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Eight Years Too Late

January 23, 2012

We would like to apologize for past warnings not to believe more than 50 per cent of anything that emanates from the mouth of police spokesman Paul Browne. We were far too generous.

The credibility, or lack thereof, concerning Mr. Truth — as he is known to readers of this column — was on blatant display over the Daily News’s front page story on Saturday.

The story was about Commissioner Ray Kelly’s extraordinary “policing 101 refresher” memo, as the Daily News termed it, that Browne called “routine.”

This memo was anything but routine. It specifically forbade officers from ignoring crime victims, as critics have charged the NYPD has done since at least 2004.

It ordered cops to stop using tricks to avoid taking crime reports, such as referring victims to the precinct where the crime occurred, or refusing to write up a complaint when the victim can’t identify the suspect, can’t provide a receipt for stolen items, refuses to view photographs, or doesn’t want to prosecute an offender.

Asked by the News’s police bureau chief Rocco Parascandola what had prompted Kelly’s memo, Browne further defied common sense, saying it was unrelated to the escalating concerns throughout the city about the reliability of the NYPD’s crime reporting.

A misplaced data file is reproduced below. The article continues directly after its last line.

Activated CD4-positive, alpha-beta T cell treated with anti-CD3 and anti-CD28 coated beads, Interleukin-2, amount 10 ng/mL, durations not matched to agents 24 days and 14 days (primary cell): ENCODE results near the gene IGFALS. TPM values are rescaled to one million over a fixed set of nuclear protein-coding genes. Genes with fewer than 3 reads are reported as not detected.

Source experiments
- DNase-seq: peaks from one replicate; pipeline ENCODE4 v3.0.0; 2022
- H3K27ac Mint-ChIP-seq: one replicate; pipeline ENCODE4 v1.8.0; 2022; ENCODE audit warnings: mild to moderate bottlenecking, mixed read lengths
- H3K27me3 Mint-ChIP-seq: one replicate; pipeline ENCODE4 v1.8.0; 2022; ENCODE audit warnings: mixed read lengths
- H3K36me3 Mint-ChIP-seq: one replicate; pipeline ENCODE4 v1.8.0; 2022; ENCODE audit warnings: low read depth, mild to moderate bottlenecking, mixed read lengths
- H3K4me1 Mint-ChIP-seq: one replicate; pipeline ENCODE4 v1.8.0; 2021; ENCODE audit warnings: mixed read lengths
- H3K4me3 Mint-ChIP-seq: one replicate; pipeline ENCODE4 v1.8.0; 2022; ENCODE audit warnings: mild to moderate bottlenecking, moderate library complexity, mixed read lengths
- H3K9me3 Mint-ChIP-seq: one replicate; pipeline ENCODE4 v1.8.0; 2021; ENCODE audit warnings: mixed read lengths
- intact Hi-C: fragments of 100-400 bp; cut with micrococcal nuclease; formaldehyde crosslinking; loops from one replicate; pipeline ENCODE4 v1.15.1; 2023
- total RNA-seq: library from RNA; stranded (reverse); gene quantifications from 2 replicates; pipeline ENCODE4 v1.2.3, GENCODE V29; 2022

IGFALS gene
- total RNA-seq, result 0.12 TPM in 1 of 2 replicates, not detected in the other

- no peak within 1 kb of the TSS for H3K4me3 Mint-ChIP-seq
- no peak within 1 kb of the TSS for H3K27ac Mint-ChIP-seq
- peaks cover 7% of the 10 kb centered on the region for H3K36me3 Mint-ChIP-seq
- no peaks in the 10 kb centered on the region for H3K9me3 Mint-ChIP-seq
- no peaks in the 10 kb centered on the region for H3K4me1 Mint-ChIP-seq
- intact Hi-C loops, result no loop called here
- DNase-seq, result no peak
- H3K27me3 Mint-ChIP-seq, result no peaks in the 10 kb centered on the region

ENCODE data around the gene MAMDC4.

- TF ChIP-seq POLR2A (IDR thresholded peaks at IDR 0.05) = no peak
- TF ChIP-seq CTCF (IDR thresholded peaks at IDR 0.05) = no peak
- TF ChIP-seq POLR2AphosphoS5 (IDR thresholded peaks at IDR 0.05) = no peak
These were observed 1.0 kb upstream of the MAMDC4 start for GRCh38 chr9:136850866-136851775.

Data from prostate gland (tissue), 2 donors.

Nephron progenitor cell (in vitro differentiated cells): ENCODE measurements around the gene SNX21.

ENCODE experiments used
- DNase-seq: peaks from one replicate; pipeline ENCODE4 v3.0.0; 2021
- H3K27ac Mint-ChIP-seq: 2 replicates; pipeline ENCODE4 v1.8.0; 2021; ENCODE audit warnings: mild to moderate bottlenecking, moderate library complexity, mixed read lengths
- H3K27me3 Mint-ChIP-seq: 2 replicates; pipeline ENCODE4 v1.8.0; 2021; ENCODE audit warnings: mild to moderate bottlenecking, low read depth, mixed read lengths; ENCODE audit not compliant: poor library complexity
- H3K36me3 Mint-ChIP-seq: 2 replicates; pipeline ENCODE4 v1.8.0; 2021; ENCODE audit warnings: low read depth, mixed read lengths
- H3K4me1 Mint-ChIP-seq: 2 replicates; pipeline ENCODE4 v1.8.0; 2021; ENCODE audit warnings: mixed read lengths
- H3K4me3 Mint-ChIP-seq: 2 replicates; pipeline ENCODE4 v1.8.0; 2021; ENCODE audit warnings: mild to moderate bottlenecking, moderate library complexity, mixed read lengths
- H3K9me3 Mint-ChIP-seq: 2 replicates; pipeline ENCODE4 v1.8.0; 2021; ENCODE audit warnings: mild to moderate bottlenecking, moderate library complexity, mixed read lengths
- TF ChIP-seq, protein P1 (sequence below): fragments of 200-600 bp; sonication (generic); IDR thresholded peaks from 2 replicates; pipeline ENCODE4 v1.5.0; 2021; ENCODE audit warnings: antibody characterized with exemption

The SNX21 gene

“We use operations to periodically remind personnel of proper procedures,” Browne told the paper. He did not return an email or phone call from this reporter, seeking a truer explanation.

About the only people who might believe his nonsense are the Great Minds of the editorial boards of the Daily News and the New York Post.

We shudder to predict how their subsequent editorials will describe Kelly’s memo: proof, no doubt, that he is dedicated to continued honesty in the counting of crimes.

On the contrary, Kelly’s memo underscores the giant hole in the cornerstone of supposed NYPD successes in lowering crime over the past decade since Kelly returned as commissioner in 2001.

It indicates that for the past eight years Kelly has refused to tackle a widespread, systemic problem, one that some say he himself encouraged by promoting only commanders who produced low crime statistics.

Meanwhile, Mayor Michael Bloomberg has chosen to ignore the problem so that, year after year, he could tout New York City as “the safest big city in America,” a claim that no law enforcement official this reporter has ever spoken to takes seriously.

“This memo should have been written eight years ago when these concerns were first made public,” said a former top police official. “For ten years, Commissioner Kelly has been basking in the glories of reduced crime when those numbers were being questioned. This is what happens when you tell people everything is fine because the police commissioner won’t accept negative news.”

The first police official to publicly sound the alarm was PBA president Patrick Lynch. In 2004, he and the president of the sergeants’ union held a news conference at PBA headquarters, alleging that commanders were ordering cops to downgrade crimes from felonies to misdemeanors to make crime appear lower than it actually was.